It’s been 20 years since The Hockey News first published a top 50 ranking of NHL prospects in its Future Watch issue. No player from that list is still active in the NHL, but a few are working in the front office or members of the media.
The Hockey News has been publishing a special issue dedicated to NHL prospects since the late 1980s. What began as an “In The System” theme issue gave way to Future Watch in 1992. Our first top 50 list of prospects – compiled by canvassing a panel of scouts – appeared in Future Watch 1994 with Paul Kariya as the No. 1 prospect. The following season – 20 years ago – Ed Jovanovski was the chosen one. The headline read:
NHL’s premier prospect no ordinary Jovanovski
In this edition of Throwback Thursday, here’s how that winter, 1995 cover story by Ken Campbell read:
Nobody has to tell Windsor Spitfires’ coach Mike Kelly that defenseman Ed Jovanovski is the best player outside the NHL.
He sees evidence of it all the time.
Just the other night Jovanovski decided he wanted to score. So he picked up the puck behind the net and skated through the entire Peterborough Petes team.
Kelly had the best view in the house standing behind the Spitfires’ bench.
“I looked at my assistant coach and said. ‘This kid is just unbelievable,’ ” Kelly said. “He’s a great talent, but I’m telling you something you don’t already know.”
You’d have to be one of the Hanson brothers not to have figured that out by now.
Jovanovski, 18, was chosen first overall by the Florida Panthers in the 1994 NHL entry draft. He had a good training camp, but was returned to the Ontario League. After a slow start, he has dominated with six goals, 28 points and 86 penalty minutes in 17 games.
Jovanovski’s combination of skill, toughness and character prompted scouts to rank him the world’s best NHL-affiliated prospect.
In a Hockey News poll of 11 NHL chief scouts and directors of player personnel, Jovanovski placed first on seven ballots. He was no lower than fourth on the others. Not bad for a guy who didn’t start skating until age 11 and was playing at the bantam level just three years ago.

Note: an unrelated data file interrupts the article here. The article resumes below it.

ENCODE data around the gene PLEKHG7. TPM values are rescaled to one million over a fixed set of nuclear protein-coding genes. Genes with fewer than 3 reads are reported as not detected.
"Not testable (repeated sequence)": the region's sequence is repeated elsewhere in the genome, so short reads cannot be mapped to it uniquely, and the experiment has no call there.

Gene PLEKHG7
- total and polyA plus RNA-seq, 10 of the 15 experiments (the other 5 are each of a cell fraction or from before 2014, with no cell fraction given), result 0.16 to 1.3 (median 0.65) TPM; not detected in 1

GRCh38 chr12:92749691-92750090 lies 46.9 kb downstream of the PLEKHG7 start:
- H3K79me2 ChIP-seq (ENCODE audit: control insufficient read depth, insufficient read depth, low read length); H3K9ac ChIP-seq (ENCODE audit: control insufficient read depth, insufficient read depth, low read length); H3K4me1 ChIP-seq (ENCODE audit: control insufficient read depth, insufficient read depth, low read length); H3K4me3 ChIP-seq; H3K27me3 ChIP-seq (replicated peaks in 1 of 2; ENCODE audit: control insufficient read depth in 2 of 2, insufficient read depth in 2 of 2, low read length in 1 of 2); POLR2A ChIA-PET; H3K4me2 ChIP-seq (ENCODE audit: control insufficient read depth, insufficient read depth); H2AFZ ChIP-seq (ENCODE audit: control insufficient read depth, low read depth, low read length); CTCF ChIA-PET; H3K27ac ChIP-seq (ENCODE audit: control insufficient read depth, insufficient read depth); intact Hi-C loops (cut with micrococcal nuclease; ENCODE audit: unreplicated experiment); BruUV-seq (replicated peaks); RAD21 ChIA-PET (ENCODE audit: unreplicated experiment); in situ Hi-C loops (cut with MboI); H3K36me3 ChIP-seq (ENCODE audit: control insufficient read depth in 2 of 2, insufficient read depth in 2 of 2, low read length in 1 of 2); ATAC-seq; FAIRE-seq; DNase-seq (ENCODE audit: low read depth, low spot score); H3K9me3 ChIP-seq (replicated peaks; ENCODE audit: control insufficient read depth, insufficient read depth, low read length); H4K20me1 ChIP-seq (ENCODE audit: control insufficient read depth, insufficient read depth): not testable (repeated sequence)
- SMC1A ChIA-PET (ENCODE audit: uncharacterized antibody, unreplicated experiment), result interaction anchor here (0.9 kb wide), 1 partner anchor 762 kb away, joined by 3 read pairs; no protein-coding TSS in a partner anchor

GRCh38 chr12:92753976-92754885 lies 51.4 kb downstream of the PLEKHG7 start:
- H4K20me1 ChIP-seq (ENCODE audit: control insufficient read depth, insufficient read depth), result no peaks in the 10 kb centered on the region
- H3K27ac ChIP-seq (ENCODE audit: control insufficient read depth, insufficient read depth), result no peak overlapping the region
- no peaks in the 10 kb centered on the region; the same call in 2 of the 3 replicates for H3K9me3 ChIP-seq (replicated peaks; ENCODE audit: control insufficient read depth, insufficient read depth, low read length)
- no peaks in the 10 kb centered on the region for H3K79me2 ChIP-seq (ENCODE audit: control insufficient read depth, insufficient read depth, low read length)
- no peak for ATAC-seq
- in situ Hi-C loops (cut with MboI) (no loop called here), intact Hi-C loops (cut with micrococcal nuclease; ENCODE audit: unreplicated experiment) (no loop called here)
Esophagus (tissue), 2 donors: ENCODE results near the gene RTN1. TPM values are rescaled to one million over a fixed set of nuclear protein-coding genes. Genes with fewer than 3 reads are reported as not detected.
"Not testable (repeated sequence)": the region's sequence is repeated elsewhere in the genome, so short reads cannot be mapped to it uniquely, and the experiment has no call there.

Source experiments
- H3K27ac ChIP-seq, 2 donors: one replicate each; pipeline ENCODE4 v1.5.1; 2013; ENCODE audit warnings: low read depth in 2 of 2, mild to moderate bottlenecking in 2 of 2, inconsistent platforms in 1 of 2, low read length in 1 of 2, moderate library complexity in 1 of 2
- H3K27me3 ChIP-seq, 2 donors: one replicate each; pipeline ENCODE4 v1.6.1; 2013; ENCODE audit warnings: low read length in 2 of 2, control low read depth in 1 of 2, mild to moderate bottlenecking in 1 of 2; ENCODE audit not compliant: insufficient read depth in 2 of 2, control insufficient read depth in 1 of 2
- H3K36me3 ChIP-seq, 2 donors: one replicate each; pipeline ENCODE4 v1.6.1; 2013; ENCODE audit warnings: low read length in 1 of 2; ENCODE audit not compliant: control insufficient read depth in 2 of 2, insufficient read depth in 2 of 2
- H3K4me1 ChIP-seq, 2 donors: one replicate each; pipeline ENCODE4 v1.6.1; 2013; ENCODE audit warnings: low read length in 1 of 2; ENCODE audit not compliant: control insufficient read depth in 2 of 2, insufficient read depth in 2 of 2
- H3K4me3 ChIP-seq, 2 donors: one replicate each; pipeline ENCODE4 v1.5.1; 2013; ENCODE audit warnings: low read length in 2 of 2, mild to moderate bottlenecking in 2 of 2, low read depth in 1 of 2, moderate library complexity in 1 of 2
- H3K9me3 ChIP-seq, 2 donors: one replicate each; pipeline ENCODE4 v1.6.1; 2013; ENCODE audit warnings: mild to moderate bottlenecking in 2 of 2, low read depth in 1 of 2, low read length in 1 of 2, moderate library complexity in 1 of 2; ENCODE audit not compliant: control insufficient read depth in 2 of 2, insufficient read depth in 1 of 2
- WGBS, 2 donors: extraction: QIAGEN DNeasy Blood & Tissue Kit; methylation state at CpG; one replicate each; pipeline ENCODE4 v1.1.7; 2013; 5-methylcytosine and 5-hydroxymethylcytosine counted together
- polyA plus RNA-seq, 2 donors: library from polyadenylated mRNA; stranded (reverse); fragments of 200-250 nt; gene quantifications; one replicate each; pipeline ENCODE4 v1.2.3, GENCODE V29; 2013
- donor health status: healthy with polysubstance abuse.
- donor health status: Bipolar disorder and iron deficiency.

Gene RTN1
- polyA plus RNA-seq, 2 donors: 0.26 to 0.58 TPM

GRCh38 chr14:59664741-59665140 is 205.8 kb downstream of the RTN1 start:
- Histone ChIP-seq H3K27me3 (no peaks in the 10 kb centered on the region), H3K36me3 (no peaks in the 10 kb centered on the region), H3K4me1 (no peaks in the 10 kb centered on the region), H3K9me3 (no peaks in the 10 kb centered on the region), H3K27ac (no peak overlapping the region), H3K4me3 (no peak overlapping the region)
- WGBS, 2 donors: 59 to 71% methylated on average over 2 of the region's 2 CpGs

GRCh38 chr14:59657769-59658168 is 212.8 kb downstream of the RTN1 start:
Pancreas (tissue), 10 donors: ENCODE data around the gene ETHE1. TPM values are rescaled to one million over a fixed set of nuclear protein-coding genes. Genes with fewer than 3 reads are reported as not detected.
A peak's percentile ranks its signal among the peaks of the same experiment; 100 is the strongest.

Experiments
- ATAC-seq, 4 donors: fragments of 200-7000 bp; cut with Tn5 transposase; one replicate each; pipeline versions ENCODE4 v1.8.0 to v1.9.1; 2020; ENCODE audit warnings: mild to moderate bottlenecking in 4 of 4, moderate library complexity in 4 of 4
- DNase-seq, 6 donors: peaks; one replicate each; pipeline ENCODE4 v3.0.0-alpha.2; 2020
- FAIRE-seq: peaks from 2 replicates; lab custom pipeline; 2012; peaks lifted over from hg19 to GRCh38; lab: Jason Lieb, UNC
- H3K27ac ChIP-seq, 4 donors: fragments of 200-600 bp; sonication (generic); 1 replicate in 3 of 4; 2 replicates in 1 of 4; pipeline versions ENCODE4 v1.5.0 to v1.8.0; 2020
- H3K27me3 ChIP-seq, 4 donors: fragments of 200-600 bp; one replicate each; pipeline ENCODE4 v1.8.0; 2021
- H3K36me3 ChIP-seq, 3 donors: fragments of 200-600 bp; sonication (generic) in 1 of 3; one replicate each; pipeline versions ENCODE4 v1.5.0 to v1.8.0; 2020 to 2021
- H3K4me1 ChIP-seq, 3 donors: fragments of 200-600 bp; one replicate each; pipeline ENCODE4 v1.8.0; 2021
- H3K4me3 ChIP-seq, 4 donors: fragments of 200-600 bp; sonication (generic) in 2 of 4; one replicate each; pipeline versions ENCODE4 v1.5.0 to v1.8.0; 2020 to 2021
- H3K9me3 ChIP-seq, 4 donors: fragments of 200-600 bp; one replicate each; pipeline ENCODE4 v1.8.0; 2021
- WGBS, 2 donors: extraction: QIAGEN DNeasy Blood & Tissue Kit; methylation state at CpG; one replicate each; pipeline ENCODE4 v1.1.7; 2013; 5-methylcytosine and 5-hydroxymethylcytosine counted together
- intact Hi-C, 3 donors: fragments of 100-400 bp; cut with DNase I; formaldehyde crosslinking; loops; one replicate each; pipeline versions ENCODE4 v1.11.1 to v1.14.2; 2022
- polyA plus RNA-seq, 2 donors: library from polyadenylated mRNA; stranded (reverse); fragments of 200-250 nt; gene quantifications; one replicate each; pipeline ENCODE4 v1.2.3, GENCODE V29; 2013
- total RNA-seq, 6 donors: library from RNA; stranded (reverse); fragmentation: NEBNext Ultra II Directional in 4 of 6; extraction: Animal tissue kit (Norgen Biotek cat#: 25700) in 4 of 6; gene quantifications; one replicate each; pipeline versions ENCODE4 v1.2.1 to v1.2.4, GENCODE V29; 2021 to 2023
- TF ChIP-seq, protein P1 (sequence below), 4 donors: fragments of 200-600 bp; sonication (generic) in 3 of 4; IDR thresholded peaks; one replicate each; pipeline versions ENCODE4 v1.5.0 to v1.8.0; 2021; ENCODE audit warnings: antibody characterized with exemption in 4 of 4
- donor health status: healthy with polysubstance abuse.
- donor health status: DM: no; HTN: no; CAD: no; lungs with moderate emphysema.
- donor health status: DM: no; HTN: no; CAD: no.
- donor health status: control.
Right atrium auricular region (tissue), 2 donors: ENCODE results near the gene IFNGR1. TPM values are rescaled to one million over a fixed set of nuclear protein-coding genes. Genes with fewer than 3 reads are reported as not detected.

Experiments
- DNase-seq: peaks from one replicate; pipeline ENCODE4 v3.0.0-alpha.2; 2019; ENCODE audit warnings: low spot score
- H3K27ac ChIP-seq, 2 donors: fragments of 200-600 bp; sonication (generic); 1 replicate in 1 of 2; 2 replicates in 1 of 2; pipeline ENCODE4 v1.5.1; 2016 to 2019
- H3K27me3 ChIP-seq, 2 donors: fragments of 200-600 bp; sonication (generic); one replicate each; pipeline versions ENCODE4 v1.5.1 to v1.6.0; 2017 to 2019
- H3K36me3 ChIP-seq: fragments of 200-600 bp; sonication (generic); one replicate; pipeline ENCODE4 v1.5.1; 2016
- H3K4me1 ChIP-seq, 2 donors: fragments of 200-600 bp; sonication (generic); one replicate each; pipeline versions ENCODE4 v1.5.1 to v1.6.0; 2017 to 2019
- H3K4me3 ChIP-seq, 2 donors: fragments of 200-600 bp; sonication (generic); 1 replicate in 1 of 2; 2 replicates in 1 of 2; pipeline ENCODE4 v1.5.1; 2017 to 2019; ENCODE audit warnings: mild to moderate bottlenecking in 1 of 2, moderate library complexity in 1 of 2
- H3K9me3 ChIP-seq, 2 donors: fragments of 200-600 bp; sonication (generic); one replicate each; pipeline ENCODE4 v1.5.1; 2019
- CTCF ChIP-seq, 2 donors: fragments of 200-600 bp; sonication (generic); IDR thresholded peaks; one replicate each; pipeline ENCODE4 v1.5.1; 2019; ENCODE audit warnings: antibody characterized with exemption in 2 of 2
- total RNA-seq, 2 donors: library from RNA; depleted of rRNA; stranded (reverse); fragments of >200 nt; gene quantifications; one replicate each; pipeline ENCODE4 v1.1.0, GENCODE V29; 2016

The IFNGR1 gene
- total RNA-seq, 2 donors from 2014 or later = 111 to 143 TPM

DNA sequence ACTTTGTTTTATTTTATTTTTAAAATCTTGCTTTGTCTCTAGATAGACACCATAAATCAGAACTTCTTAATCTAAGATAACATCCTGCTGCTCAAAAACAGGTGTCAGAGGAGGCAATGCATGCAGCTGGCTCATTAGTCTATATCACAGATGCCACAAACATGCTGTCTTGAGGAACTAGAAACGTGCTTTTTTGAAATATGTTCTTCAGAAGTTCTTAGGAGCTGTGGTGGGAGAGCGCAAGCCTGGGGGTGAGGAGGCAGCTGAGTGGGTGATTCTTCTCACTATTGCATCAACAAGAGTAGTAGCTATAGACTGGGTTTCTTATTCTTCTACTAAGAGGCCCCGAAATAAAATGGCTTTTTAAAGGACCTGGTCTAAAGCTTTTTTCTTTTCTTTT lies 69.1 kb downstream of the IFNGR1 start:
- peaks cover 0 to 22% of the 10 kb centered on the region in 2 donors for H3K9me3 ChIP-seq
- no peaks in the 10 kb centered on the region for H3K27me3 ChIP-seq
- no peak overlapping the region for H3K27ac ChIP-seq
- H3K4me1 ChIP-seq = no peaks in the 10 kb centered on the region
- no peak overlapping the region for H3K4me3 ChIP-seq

“I’m not saying I should be No. 1, but I certainly worked hard for this,” Jovanovski said. “I just hope I can live up to it.”
Jovanovski’s position and disposition gave him a large boost in the rankings. NHL teams covet skilled, belligerent defensemen – mostly because they are so hard to find.
If Radek Bonk was the “slam-dunk” choice for first pick in last year’s entry draft, as one NHL Gm insisted, Jovanovski represented a three-point play.
“I’ve seen a lot of other players and they’re outstanding talents,” said Panthers’ GM Bryan Murray, “but Eddie brings a little more to the point.”
He may be taking it to Florida this season if the labor dispute is resolved. Jovanovski and the Panthers didn’t agree on a contract before the lockout, but could conceivably close one quickly if a labor agreement is reached. That would permit the Panthers to recall Jovanovski this year.
Murray said the Panthers could sign Jovanovski and leave him in the OHL this season. That would give him the opportunity to dominate at the major junior level and represent Canada at the World Junior Championship.
In THN voting for best prospect, Jovanovski finished ahead of Bonk, the Ottawa Senators’ prospect who is playing with the International League’s Las Vegas Thunder.
Bonk, 18, could yet be a Senator this season if his agent, Mike Barnett, can make a deal with the Senators – provided, or course, the lockout ends.